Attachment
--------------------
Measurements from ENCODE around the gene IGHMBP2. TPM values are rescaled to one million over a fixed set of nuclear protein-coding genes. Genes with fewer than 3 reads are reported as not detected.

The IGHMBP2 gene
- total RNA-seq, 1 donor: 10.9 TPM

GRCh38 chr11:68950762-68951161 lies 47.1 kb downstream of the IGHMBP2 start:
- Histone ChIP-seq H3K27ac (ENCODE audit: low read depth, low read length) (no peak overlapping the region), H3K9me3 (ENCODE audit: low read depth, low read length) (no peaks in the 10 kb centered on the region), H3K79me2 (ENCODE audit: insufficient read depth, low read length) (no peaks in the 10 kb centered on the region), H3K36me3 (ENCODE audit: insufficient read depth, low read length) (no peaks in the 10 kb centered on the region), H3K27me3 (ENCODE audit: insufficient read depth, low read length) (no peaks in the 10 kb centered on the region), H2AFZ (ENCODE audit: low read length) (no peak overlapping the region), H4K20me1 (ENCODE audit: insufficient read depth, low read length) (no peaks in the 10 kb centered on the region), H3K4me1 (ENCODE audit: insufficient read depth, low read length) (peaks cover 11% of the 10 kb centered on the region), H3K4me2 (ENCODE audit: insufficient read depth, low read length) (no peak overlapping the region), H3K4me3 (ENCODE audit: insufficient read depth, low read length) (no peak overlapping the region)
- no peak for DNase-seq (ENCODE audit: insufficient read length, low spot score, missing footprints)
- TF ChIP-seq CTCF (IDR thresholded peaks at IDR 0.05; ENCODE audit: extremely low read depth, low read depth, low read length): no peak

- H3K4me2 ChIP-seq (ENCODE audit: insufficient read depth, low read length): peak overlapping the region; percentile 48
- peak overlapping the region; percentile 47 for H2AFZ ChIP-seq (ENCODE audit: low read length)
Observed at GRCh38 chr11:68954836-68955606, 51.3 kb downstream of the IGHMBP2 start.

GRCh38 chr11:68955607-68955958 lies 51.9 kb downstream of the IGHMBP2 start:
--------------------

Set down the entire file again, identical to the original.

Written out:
Measurements from ENCODE around the gene IGHMBP2. TPM values are rescaled to one million over a fixed set of nuclear protein-coding genes. Genes with fewer than 3 reads are reported as not detected.

The IGHMBP2 gene
- total RNA-seq, 1 donor: 10.9 TPM

GRCh38 chr11:68950762-68951161 lies 47.1 kb downstream of the IGHMBP2 start:
- Histone ChIP-seq H3K27ac (ENCODE audit: low read depth, low read length) (no peak overlapping the region), H3K9me3 (ENCODE audit: low read depth, low read length) (no peaks in the 10 kb centered on the region), H3K79me2 (ENCODE audit: insufficient read depth, low read length) (no peaks in the 10 kb centered on the region), H3K36me3 (ENCODE audit: insufficient read depth, low read length) (no peaks in the 10 kb centered on the region), H3K27me3 (ENCODE audit: insufficient read depth, low read length) (no peaks in the 10 kb centered on the region), H2AFZ (ENCODE audit: low read length) (no peak overlapping the region), H4K20me1 (ENCODE audit: insufficient read depth, low read length) (no peaks in the 10 kb centered on the region), H3K4me1 (ENCODE audit: insufficient read depth, low read length) (peaks cover 11% of the 10 kb centered on the region), H3K4me2 (ENCODE audit: insufficient read depth, low read length) (no peak overlapping the region), H3K4me3 (ENCODE audit: insufficient read depth, low read length) (no peak overlapping the region)
- no peak for DNase-seq (ENCODE audit: insufficient read length, low spot score, missing footprints)
- TF ChIP-seq CTCF (IDR thresholded peaks at IDR 0.05; ENCODE audit: extremely low read depth, low read depth, low read length): no peak

- H3K4me2 ChIP-seq (ENCODE audit: insufficient read depth, low read length): peak overlapping the region; percentile 48
- peak overlapping the region; percentile 47 for H2AFZ ChIP-seq (ENCODE audit: low read length)
Observed at GRCh38 chr11:68954836-68955606, 51.3 kb downstream of the IGHMBP2 start.

GRCh38 chr11:68955607-68955958 lies 51.9 kb downstream of the IGHMBP2 start: